Calling All InDesign Nerds! A Chance to Work on CH05


One of Courtney’s type treatments in Issue 05

EDIT: The position has been filled. Please welcome Emily Harris to the Coilhouse design team. Check our her blog, Design Gossip. Thank you to all who applied!

For the past two issues, we had an incredible design intern named Molly Hawthorn helping us in the last stages of magazine production. But Molly is graduating from MICA this weekend (congrats, Molly!), and unable to help out this time around.  So… any graphic design students reading this have a few hours to spare this weekend? We need help wrapping up Issue 05 on the 15th and the 16th. The entire issue has been laid out, and we just need to put the finishing touches on it. We need someone who knows Adobe InDesign on an intermediate-to-expert level to work side-by-side with our Creative Director, Courtney Riot, to iron out all remaining issues. The help we need has to do mostly with adjusting text for readability: kerning, tracking, alignment, and other such stuff. Not the most fun or creative task, but still a valuable learning experience for how a magazine comes together and goes to print.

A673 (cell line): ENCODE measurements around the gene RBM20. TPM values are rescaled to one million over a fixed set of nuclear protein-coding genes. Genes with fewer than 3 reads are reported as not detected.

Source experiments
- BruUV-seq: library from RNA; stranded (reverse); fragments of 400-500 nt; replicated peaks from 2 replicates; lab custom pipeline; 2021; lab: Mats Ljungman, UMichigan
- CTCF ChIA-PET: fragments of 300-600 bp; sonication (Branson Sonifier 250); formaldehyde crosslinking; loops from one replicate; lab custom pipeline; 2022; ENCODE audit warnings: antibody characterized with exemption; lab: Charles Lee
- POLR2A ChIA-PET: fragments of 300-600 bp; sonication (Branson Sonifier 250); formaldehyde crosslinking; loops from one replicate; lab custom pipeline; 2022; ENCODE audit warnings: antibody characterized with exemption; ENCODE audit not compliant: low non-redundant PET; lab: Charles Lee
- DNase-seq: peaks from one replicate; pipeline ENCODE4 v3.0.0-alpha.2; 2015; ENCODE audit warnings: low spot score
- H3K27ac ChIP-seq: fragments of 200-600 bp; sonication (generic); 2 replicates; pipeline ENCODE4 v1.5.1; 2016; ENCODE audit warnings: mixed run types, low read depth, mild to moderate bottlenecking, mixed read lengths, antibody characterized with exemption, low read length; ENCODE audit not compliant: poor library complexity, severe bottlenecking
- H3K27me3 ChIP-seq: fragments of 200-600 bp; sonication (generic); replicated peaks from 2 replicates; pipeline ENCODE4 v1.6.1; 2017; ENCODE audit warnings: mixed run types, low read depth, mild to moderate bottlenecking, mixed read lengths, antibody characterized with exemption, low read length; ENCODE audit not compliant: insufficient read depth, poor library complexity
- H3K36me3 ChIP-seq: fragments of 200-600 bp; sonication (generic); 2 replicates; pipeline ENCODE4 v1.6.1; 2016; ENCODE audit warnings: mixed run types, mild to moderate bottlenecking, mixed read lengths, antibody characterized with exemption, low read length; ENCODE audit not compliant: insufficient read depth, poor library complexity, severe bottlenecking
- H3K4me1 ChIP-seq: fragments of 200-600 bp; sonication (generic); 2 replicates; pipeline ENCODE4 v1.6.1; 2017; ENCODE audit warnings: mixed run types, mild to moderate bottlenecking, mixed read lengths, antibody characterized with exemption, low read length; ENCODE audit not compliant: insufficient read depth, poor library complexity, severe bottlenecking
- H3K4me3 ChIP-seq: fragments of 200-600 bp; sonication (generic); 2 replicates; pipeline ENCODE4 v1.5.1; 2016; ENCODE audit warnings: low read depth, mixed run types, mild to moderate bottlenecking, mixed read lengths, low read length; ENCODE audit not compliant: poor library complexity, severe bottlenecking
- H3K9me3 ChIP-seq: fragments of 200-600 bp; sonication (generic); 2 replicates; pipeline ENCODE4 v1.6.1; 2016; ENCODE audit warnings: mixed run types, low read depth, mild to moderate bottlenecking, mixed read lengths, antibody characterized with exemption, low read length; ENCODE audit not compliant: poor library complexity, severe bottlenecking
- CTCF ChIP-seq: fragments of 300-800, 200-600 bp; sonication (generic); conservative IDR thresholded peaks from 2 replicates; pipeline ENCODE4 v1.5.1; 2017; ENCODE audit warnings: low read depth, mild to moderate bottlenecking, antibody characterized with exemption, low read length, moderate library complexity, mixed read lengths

Perks: you get to see Issue 05 before anybody else does! You’ll be credited as a Graphic Designer on Issue 05’s masthead, you will of course get a free copy of Issue 05, and we can pay $200 for the extra help this weekend. Interested parties, please email us with your available hours for this weekend. Any attachments or links to documents displaying your layout and InDesign skills would be most welcome.

Thank you so much!